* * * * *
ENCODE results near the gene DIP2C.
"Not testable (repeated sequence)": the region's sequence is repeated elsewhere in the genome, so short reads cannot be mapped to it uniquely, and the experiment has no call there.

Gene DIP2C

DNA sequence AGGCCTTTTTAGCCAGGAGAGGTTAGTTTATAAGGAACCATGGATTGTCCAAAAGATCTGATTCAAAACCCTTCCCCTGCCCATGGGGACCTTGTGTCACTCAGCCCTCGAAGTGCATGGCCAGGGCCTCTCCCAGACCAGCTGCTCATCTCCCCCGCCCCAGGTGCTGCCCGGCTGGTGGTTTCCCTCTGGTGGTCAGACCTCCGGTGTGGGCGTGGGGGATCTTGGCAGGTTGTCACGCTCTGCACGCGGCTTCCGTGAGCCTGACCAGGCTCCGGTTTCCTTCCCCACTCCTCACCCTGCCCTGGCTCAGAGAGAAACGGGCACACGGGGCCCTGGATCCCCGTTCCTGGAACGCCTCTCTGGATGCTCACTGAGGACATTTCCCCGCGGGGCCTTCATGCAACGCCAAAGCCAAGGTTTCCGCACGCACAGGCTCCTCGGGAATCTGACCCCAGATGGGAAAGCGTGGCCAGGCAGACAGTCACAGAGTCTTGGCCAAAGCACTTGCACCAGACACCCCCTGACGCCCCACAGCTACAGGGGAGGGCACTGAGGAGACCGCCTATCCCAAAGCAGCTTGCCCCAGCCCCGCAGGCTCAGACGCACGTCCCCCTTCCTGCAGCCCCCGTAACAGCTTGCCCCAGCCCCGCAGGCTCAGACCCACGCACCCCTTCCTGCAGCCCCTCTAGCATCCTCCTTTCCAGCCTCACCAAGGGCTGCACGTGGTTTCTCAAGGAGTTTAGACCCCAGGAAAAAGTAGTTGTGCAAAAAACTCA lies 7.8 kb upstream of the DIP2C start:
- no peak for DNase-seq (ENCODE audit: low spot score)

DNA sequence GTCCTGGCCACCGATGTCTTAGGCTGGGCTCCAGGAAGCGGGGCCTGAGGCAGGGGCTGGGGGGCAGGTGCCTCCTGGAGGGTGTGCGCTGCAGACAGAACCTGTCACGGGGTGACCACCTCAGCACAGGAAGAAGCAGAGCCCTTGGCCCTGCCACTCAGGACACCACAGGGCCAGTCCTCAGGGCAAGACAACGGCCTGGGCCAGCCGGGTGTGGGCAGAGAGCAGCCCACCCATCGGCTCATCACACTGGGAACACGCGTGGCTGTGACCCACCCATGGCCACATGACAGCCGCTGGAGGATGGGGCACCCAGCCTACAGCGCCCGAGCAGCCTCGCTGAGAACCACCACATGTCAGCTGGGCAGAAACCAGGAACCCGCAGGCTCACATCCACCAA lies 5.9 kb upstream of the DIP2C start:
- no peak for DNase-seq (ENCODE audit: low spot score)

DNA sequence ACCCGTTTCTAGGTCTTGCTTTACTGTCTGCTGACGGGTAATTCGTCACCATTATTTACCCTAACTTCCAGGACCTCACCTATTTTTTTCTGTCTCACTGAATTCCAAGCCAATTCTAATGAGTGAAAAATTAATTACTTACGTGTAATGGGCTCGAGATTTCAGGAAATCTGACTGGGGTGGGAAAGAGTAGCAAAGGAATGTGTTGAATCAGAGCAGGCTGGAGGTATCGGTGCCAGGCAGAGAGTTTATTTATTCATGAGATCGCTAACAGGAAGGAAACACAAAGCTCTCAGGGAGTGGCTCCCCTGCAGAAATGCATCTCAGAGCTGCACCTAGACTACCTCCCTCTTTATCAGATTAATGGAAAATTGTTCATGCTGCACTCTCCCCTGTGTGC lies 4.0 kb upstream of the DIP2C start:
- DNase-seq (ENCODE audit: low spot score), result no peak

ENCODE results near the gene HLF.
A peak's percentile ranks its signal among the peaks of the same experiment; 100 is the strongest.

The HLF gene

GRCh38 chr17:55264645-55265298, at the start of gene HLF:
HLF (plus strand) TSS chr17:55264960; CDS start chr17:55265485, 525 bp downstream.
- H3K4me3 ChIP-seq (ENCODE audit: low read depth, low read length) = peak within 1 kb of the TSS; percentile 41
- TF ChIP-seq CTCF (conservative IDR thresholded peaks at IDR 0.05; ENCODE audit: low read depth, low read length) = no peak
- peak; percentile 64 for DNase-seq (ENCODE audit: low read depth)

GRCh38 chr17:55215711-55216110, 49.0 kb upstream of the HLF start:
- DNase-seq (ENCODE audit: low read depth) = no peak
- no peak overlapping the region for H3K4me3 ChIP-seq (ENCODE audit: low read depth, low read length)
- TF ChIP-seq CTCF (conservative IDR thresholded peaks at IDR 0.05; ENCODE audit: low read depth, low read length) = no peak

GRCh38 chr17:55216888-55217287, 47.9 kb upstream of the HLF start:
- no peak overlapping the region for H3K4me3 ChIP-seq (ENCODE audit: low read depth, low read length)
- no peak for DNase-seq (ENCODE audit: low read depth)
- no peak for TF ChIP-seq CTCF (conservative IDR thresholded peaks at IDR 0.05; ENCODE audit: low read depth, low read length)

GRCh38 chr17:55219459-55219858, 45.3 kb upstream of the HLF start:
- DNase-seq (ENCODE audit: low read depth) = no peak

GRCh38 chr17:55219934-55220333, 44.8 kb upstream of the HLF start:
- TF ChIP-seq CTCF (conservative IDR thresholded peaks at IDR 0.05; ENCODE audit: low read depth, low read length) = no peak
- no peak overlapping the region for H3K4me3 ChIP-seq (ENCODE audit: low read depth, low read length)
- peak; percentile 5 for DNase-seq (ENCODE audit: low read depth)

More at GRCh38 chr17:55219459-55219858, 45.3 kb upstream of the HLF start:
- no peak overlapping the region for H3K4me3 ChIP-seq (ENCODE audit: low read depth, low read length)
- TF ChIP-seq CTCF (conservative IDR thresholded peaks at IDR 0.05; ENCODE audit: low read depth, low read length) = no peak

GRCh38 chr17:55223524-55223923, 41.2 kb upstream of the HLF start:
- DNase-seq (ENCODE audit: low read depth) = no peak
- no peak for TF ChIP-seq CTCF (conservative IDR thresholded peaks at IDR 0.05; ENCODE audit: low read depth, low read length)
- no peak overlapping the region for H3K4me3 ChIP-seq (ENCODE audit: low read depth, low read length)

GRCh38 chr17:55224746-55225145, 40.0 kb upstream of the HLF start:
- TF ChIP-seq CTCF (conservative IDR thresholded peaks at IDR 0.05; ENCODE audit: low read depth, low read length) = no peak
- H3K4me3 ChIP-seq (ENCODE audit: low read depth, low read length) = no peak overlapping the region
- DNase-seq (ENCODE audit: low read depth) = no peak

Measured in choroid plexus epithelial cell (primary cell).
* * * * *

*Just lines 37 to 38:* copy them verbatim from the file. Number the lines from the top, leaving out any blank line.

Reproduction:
- no peak for TF ChIP-seq CTCF (conservative IDR thresholded peaks at IDR 0.05; ENCODE audit: low read depth, low read length)
- no peak overlapping the region for H3K4me3 ChIP-seq (ENCODE audit: low read depth, low read length)